Producing “Noises Off”

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Noises Off Poster

Noises Off By Michael Frayn

GENRE: Farce

Performance length: about 3 hours and 15 minutes

ACTING: Hard

SET DESIGN: Hard

COSTUME DESIGN: Easy

CAST POTENTIAL: This play will stretch the comedic talents of your casting pool, requiring most of them to play not one, but two over-the-top characters.

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CROWD REACTION: I have seen two different productions of this piece and both had the audience literally rolling in the aisles. “The Butcher of Broadway,” Frank Rich, called it “the funniest play written in my lifetime.”

SUMMARY: Written as a play-within-a-play, Michael Frayn wanted to show both sides of a theatrical farce: the onstage comedy and the offstage chaos. The first act is a dress rehearsal for the ridiculous sex-farce Nothing On. And, as the title suggests, nothing is going right. It is here we begin to see what terrible shape this production is in.

The second act takes place on opening night of Nothing On, except we are privy to watch the performance from backstage. While the actors run on-and-off stage to deliver their lines, we get to watch them fumble aimlessly backstage as they futilely try to maintain order.

The third act is closing night and the cast and crew have clearly lost all control of their play. We watch the first act of Nothing On once more and laugh at the denigration of a production that seemed destined to fail.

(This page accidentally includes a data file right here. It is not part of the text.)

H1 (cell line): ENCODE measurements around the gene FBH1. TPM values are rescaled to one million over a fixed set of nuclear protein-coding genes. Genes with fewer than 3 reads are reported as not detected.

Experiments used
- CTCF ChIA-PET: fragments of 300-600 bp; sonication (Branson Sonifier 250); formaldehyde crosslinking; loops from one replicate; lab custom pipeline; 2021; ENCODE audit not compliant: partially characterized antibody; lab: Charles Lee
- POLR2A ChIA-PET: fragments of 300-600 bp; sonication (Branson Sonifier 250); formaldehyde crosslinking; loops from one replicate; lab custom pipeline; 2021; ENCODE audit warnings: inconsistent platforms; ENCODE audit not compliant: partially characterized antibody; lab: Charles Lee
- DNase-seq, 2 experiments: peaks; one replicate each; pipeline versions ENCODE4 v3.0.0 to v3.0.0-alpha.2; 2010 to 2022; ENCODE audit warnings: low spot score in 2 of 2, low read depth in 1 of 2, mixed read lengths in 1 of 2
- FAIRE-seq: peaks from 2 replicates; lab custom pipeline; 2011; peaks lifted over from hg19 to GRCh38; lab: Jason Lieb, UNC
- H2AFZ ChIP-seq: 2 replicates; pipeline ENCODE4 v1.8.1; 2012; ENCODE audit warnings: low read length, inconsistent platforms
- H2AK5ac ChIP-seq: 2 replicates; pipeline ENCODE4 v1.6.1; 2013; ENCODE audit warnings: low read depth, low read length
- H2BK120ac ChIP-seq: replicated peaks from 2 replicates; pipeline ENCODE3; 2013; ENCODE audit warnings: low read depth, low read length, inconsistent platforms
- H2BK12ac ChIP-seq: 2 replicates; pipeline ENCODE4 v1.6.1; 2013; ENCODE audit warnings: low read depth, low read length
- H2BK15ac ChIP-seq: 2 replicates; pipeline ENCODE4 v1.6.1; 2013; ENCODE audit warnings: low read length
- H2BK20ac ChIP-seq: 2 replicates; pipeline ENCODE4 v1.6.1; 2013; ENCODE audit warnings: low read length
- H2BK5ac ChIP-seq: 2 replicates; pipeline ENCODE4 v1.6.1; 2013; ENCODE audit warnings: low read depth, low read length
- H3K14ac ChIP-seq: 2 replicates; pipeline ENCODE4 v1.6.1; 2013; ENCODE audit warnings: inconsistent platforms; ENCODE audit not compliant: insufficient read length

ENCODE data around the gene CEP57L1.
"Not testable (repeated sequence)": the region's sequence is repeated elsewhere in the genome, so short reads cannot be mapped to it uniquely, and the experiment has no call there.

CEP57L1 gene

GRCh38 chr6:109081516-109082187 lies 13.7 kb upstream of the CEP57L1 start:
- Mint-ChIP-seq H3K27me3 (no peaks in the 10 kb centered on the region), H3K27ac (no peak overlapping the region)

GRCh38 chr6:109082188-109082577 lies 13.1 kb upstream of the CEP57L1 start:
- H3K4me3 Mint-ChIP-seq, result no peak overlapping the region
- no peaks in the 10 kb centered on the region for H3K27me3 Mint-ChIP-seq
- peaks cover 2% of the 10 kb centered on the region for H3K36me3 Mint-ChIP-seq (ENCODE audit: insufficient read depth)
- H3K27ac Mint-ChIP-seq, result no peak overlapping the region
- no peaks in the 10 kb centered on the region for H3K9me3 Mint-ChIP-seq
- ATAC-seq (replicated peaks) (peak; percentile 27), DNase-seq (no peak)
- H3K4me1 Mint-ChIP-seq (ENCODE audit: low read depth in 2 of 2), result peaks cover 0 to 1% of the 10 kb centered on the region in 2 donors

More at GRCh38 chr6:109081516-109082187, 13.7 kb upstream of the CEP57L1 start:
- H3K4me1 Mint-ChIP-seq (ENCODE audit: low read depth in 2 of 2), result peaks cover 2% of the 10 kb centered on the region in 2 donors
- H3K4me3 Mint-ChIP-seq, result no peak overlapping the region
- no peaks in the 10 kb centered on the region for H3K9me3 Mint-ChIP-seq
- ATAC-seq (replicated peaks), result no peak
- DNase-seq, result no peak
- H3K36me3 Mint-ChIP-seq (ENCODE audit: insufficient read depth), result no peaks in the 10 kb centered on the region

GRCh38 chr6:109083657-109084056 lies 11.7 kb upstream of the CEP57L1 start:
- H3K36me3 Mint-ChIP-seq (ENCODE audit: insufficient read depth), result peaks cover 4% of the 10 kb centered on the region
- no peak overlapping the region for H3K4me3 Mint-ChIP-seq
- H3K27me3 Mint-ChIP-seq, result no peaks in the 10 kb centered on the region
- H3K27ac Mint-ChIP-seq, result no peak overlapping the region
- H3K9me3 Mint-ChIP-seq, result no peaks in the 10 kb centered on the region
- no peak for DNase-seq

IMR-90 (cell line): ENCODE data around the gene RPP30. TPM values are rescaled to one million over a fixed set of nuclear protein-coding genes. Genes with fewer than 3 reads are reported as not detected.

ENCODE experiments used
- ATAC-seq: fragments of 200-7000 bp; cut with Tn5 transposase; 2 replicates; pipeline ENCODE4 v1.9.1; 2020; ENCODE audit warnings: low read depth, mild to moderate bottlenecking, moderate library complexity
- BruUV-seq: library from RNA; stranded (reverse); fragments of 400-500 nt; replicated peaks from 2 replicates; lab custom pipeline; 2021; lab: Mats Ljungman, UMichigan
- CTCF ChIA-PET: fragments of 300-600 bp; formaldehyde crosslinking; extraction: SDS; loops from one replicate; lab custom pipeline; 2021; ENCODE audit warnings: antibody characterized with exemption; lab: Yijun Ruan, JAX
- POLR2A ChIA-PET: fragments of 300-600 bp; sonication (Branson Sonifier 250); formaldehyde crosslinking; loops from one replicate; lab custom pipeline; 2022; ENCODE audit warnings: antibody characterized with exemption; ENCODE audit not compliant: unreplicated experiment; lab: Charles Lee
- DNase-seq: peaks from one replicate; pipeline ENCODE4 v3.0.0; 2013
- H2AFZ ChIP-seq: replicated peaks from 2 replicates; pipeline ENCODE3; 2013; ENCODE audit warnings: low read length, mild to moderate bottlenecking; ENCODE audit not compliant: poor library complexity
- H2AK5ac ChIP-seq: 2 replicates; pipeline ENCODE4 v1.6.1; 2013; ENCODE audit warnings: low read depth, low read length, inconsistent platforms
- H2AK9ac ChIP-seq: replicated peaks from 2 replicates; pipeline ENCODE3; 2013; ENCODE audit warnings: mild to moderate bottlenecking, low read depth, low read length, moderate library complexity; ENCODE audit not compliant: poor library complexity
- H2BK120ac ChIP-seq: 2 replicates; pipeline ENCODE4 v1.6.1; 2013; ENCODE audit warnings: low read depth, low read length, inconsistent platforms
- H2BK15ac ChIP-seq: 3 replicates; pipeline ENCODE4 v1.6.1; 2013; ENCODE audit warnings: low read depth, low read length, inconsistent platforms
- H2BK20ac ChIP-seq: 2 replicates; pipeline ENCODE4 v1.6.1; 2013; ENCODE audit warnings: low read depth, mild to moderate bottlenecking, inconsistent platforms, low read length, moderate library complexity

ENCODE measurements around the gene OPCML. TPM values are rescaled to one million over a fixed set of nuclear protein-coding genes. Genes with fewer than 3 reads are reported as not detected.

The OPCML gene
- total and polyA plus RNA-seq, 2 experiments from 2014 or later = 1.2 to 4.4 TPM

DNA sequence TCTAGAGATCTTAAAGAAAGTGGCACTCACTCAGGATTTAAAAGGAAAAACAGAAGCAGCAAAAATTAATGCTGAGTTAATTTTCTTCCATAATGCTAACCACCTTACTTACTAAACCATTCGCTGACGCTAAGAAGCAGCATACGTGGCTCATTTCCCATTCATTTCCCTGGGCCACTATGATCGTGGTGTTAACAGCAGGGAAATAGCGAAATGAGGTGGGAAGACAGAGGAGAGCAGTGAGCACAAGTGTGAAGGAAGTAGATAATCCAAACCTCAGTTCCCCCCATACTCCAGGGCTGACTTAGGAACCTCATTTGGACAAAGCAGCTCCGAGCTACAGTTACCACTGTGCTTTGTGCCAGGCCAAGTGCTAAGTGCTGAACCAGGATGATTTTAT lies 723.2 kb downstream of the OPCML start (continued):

CASTING CONSIDERATIONS: This play requires a highly energetic cast with an exquisite sense in timing. Performing any farce can be very stressful and demanding, yet Noises Off takes those requirements to another level. Both the dialogue and staging are extremely complicated, demanding the actors to be many places in very little time. The second act, particularly, is an acrobatic feat. While the audience cannot see Nothing On, they can still hear it being performed. So, not only must the actors perform the hilarious backstage pantomime, but they must also catch their cues for the onstage play.

Be that this was written by a British playwright, the cast really needs to be able to execute that accent. The dialogue just doesn’t ring true without it.

SCENIC CONSIDERATIONS: Like any farce, the set usually becomes a character in itself. Doors are usually the bread and butter of a high stakes comedy. The more entrances and exits, the better. Here, the set not only features many, many doors, but must be able to rotate 180-degrees to expose its backstage. I have seen this executed with a massive box-set (most impressive) and unit pieces (got the job done, but less exhilarating). In either case, this requires a lot of foresight and planning, but is a delightful treat for the audience.

PERSONAL REFLECTIONS: I echo Frank Rich’s sentiments. This is one of the funniest plays I have ever seen. And even though the performance length is a daunting 3 hours and 15 minutes, the time seems to fly by. As a theatre person, I find much of the comedy very relatable: the vices and personalities of the cast can be found in almost any theatrical company. Yet I think the audience member who knows little about the process of a theatrical production will find this play that much more enjoyable, because it shows everything we theatre makers try desperately hard to hide: that is, the noises off.

About Matthew McMahan

Matthew McMahan is an actor, writer, and dramaturg, who has worked both in New York and regionally for theatre companies such as the Wooster Group, the Atlantic Theatre Company, the Indiana Repertory Theatre, Young Playwrights, Inc., and the Living Newspaper. He is currently pursuing a Ph.D. in Drama from Tufts University in Medford, MA.
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